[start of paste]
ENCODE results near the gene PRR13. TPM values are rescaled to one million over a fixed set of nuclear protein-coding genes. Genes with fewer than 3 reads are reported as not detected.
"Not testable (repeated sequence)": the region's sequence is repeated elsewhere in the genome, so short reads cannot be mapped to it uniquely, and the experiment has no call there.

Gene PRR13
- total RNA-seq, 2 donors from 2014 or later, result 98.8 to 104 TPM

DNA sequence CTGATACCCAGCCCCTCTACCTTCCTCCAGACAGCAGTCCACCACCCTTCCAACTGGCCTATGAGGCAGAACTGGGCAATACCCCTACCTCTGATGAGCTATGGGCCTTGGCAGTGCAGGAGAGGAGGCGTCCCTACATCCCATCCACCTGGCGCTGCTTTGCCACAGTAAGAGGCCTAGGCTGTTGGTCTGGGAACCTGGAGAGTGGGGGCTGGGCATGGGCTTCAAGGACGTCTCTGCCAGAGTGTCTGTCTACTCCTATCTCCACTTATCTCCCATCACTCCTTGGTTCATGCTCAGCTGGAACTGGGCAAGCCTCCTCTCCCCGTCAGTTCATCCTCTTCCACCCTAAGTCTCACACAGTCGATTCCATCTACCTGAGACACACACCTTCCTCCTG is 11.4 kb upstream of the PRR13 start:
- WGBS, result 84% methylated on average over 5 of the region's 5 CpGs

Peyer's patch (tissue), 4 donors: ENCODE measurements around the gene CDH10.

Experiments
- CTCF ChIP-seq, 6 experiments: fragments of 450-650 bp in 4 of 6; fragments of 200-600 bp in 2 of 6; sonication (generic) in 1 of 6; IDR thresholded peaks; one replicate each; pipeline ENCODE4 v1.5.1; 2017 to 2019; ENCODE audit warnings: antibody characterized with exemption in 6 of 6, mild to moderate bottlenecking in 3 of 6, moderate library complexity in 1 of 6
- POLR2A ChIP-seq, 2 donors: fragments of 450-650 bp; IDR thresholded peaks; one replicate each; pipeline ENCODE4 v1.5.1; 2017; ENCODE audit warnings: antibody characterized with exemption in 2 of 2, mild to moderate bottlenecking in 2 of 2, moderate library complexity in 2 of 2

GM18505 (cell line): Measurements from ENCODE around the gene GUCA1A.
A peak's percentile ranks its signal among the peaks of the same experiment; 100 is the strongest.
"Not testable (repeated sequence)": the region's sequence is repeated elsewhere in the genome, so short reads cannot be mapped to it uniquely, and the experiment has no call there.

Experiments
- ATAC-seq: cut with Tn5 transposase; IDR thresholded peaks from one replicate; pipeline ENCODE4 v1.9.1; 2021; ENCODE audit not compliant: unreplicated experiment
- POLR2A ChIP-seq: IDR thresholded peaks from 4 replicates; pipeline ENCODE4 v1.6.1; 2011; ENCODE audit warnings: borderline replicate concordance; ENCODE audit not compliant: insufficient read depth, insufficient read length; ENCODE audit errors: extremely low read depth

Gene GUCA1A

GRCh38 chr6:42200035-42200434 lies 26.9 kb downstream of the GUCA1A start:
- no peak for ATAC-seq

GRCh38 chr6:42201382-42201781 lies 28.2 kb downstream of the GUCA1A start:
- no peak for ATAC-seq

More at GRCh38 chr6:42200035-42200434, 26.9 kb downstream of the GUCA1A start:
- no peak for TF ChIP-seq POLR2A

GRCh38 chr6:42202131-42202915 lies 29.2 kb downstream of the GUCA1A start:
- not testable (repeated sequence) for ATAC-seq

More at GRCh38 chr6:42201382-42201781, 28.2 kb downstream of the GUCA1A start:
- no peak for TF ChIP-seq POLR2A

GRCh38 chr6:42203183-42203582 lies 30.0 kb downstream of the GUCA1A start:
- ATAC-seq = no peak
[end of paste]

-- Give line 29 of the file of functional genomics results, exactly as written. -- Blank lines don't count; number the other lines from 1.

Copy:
- ATAC-seq = no peak